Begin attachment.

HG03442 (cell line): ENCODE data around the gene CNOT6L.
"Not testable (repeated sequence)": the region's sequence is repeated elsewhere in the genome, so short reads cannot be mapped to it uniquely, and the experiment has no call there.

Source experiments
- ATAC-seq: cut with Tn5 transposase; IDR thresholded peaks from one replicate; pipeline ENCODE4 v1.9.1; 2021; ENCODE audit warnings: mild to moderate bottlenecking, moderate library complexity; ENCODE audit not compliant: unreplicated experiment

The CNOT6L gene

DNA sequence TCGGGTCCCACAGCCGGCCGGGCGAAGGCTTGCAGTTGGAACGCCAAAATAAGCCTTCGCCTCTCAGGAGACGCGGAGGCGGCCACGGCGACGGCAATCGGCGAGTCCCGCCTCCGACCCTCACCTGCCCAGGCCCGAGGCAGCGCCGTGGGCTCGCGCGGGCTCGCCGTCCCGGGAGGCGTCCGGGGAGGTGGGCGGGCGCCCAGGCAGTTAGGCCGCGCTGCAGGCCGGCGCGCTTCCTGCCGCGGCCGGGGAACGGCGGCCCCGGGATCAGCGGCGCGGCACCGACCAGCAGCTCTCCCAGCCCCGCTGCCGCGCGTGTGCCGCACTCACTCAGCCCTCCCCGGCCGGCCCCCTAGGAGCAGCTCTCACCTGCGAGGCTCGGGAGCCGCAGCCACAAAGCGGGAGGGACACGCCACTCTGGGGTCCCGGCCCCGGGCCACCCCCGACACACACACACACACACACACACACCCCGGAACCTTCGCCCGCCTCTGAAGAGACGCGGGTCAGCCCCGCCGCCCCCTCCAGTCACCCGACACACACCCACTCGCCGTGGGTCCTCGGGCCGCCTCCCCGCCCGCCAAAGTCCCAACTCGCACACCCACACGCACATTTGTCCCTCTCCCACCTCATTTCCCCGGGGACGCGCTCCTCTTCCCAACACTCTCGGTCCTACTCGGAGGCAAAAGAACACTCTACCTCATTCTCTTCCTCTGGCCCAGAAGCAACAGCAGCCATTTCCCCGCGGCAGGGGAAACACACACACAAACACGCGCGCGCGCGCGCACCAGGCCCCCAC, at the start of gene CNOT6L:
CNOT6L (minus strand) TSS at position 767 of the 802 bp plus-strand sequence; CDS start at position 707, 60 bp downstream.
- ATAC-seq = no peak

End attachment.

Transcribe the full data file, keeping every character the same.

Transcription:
HG03442 (cell line): ENCODE data around the gene CNOT6L.
"Not testable (repeated sequence)": the region's sequence is repeated elsewhere in the genome, so short reads cannot be mapped to it uniquely, and the experiment has no call there.

Source experiments
- ATAC-seq: cut with Tn5 transposase; IDR thresholded peaks from one replicate; pipeline ENCODE4 v1.9.1; 2021; ENCODE audit warnings: mild to moderate bottlenecking, moderate library complexity; ENCODE audit not compliant: unreplicated experiment

The CNOT6L gene

DNA sequence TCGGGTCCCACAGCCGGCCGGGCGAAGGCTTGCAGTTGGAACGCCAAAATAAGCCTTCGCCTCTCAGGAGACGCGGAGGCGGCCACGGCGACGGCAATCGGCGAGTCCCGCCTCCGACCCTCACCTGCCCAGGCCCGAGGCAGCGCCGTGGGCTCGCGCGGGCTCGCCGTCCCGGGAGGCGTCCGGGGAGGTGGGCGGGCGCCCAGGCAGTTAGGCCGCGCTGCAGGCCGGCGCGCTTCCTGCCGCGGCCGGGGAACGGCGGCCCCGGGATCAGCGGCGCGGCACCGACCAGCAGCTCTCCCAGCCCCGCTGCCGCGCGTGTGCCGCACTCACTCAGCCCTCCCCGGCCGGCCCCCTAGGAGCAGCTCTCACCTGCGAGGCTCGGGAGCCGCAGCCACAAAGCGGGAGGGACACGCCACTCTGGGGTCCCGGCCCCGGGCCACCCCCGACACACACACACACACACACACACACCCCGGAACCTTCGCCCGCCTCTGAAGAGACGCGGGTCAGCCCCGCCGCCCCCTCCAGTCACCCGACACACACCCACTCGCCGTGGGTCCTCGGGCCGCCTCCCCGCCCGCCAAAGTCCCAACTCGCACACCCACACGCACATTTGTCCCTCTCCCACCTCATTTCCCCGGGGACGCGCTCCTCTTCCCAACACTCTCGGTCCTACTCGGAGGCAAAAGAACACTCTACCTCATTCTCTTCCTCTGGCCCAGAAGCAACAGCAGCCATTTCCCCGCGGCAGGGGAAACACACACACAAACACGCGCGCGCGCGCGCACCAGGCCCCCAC, at the start of gene CNOT6L:
CNOT6L (minus strand) TSS at position 767 of the 802 bp plus-strand sequence; CDS start at position 707, 60 bp downstream.
- ATAC-seq = no peak